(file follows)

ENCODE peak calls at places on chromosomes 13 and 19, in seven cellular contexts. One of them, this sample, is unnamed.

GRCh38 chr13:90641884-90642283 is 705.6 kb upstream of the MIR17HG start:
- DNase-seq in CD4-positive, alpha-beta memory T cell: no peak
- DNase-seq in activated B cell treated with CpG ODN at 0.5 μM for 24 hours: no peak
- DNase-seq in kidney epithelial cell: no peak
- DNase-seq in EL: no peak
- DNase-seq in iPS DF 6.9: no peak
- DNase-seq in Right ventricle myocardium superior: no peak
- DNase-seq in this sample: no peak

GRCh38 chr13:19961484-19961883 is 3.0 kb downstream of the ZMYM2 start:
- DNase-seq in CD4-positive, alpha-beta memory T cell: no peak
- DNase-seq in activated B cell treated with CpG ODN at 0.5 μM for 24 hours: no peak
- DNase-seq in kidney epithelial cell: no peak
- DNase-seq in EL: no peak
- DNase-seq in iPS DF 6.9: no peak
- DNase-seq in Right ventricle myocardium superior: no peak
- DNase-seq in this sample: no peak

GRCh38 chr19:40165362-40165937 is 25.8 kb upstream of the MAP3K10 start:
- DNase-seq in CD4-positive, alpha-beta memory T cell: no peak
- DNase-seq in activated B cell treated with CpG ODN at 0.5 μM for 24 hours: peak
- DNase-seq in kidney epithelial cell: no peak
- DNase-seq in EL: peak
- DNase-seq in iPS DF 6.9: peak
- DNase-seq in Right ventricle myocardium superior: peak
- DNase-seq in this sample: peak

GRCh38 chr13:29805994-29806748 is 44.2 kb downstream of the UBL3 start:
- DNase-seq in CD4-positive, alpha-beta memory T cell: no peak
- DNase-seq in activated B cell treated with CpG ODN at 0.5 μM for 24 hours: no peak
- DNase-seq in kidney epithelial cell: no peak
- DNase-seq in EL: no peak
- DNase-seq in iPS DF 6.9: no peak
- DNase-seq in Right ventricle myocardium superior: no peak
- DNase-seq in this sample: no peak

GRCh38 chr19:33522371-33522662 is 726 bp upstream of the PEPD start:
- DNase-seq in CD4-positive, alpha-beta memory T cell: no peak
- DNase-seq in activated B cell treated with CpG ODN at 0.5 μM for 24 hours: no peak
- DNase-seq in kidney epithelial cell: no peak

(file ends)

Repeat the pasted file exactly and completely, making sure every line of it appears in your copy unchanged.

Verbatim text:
ENCODE peak calls at places on chromosomes 13 and 19, in seven cellular contexts. One of them, this sample, is unnamed.

GRCh38 chr13:90641884-90642283 is 705.6 kb upstream of the MIR17HG start:
- DNase-seq in CD4-positive, alpha-beta memory T cell: no peak
- DNase-seq in activated B cell treated with CpG ODN at 0.5 μM for 24 hours: no peak
- DNase-seq in kidney epithelial cell: no peak
- DNase-seq in EL: no peak
- DNase-seq in iPS DF 6.9: no peak
- DNase-seq in Right ventricle myocardium superior: no peak
- DNase-seq in this sample: no peak

GRCh38 chr13:19961484-19961883 is 3.0 kb downstream of the ZMYM2 start:
- DNase-seq in CD4-positive, alpha-beta memory T cell: no peak
- DNase-seq in activated B cell treated with CpG ODN at 0.5 μM for 24 hours: no peak
- DNase-seq in kidney epithelial cell: no peak
- DNase-seq in EL: no peak
- DNase-seq in iPS DF 6.9: no peak
- DNase-seq in Right ventricle myocardium superior: no peak
- DNase-seq in this sample: no peak

GRCh38 chr19:40165362-40165937 is 25.8 kb upstream of the MAP3K10 start:
- DNase-seq in CD4-positive, alpha-beta memory T cell: no peak
- DNase-seq in activated B cell treated with CpG ODN at 0.5 μM for 24 hours: peak
- DNase-seq in kidney epithelial cell: no peak
- DNase-seq in EL: peak
- DNase-seq in iPS DF 6.9: peak
- DNase-seq in Right ventricle myocardium superior: peak
- DNase-seq in this sample: peak

GRCh38 chr13:29805994-29806748 is 44.2 kb downstream of the UBL3 start:
- DNase-seq in CD4-positive, alpha-beta memory T cell: no peak
- DNase-seq in activated B cell treated with CpG ODN at 0.5 μM for 24 hours: no peak
- DNase-seq in kidney epithelial cell: no peak
- DNase-seq in EL: no peak
- DNase-seq in iPS DF 6.9: no peak
- DNase-seq in Right ventricle myocardium superior: no peak
- DNase-seq in this sample: no peak

GRCh38 chr19:33522371-33522662 is 726 bp upstream of the PEPD start:
- DNase-seq in CD4-positive, alpha-beta memory T cell: no peak
- DNase-seq in activated B cell treated with CpG ODN at 0.5 μM for 24 hours: no peak
- DNase-seq in kidney epithelial cell: no peak